Trees - Pop-Up Magazine Field Guide

Part 3


Trees can feel magical. And they can teach us a lot about ourselves and our world. In this episode, we invite you to go outside and into the trees. You could find a tree to sit under while you listen. Or take a walk and look at the trees around you — wherever you are. Radio host Molly Webster (Radiolab), author David Haskell (The Songs of Trees: Stories from Nature's Great Connectors), Stanford’s unofficial school mascot, luthier Freeman Vines, Yurok tribal member Rick O’Rourke, author Katherine May (Wintering: The Power of Rest and Retreat in Difficult Times), and more help us meditate on trees big and small.

Audio transcript

Rooted by Yuko Shimizu
Growth by Rose Marie Cromwell
If Trees Could Talk by Eddie Herena
Sanctuary by Elle Pérez
The Medicine Tree by Taiylr Irvine
A Fallen Leaf by Chioma Ebinama
Fakes by Michelle Groskopf & Jordan Baumgarten
In Bloom by Genesis Báez
Forest Bathing by Rinko Kawauchi

Video by Rinko Kawauchi


by Yuko Shimizu


A few weeks ago, a friend sent me a video, a sermon about the people worth keeping in our lives. The preacher made an analogy to trees. People who really care about you are like roots, he said. They keep you standing. I’m an atheist, but I keep thinking about this.


by Rose Marie Cromwell

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Banyan trees in Florida
Mt. Tam, from San Quentin, 2016

If Trees Could Talk

by Eddie Herena

“Forget walls, if trees could talk... They would say some shit, and we would have to listen. Trees are full of wisdom for sure. I was incarcerated for about 14 years. Since I’ve been out, my relationship with nature has grown stronger. I feel at peace when I’m surrounded by nature.”

Carquinez Strait Regional Shoreline, Martinez, California


by Elle Pérez

Lake Martin, Louisiana

The Medicine Tree

by Taiylr Irvine

Prayer bundles hang from the Bitterroot Salish tribe’s Medicine Tree, which stands along Highway 93 outside of Darby, Montana. The tree was more than 300 years old when, in 2001, a windstorm snapped its trunk. Each year, members of my tribe leave the reservation and travel over a hundred miles to their aboriginal homeland to pray to the tree and teach the next generation part of their creation story.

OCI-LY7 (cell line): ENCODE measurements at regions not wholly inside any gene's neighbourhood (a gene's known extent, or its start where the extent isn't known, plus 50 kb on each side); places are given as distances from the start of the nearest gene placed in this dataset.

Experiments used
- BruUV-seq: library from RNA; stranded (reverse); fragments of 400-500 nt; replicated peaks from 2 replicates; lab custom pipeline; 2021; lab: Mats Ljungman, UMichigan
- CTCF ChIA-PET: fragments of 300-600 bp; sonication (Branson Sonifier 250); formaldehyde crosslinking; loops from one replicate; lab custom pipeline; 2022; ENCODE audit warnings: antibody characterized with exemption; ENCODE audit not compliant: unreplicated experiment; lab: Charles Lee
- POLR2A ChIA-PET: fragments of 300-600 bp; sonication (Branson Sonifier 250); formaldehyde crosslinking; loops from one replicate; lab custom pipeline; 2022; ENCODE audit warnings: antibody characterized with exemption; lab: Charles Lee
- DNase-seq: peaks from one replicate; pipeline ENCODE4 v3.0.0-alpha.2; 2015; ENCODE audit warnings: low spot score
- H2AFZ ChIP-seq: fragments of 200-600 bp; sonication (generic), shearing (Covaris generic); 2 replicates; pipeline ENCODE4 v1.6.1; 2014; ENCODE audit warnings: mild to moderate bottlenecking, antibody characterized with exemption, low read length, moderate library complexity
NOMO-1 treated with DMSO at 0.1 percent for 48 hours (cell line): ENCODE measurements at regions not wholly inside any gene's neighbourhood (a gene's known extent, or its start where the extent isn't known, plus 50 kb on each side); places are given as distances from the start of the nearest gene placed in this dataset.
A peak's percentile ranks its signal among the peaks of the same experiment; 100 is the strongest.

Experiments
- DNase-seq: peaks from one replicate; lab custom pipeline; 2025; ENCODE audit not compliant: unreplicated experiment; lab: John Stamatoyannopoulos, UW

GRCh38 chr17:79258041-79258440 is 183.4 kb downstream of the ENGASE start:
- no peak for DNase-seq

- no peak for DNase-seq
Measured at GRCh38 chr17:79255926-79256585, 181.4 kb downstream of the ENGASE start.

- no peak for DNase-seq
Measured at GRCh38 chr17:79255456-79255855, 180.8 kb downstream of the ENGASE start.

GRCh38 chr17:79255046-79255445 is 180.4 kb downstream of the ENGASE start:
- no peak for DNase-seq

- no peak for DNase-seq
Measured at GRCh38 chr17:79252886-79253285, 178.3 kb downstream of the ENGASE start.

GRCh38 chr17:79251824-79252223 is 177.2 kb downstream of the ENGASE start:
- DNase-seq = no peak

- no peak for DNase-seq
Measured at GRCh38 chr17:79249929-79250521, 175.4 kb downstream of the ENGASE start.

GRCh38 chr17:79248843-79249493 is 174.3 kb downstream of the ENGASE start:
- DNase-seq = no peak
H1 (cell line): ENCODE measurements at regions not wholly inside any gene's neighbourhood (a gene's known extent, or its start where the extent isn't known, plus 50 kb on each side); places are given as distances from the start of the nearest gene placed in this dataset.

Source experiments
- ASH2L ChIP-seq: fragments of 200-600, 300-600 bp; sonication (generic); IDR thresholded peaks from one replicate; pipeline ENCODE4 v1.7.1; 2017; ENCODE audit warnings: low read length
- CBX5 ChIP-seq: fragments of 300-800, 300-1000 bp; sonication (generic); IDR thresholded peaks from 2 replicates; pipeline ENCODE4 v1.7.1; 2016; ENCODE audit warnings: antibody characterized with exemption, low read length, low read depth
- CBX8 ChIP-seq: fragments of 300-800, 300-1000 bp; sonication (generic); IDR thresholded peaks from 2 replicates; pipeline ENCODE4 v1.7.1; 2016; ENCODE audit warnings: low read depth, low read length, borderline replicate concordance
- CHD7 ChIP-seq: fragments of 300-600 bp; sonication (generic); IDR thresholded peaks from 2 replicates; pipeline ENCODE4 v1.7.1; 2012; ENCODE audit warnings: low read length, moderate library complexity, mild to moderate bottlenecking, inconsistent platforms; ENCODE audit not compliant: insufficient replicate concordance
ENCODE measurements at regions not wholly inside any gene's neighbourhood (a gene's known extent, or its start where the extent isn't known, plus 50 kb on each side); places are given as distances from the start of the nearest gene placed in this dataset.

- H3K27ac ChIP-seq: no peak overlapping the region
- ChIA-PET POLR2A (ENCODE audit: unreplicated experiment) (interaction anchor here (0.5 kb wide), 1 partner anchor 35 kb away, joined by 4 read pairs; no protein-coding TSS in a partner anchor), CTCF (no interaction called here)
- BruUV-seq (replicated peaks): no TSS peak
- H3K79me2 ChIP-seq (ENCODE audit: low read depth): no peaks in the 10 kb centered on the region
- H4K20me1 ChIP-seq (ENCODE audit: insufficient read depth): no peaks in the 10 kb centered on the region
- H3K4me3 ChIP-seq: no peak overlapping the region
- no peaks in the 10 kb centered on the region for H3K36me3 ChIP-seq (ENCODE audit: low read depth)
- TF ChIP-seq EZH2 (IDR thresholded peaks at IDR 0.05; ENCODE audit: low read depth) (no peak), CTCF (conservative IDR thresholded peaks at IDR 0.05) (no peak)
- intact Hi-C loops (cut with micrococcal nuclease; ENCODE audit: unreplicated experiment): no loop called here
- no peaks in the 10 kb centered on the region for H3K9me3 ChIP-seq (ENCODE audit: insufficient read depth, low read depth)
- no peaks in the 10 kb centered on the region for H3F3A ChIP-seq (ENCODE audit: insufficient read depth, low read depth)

A Fallen Leaf

by Chioma Ebinama

Courtesy of the artist and Fortnight Institute

There was a dried banyan leaf I’d seen hanging in a friend’s kitchen. The leaf was so dry and fine, it was almost weightless. Whenever I walked by it too quickly, it would fall from the tiny pin securing it to the bookshelf. Every time it fell, it would lose a little bit of its papery leaf flesh, but the veins would remain intact. I loved to look at its delicate veins. I loved how even with all its missing parts, it was still recognizably a beautiful leaf. I made several versions of the beloved, a recurring figure in my work, trying to depict a wounded form, mimicking the delicate sinews of a dried leaf. It is the perfect symbol of vulnerability and resilience.



by Michelle Groskopf & Jordan Baumgarten


In Bloom

by Genesis Báez

Cherry blossoms in Central Park, New York

Forest Bathing

by Rinko Kawauchi

The sky is the same,
but life has changed.
I can’t see people as easily.
Some things, though, have not changed.
When I breathe under the trees,
I feel connected to the cycle of life,
since the beginning of time.
I remember that
I am
part of nature.
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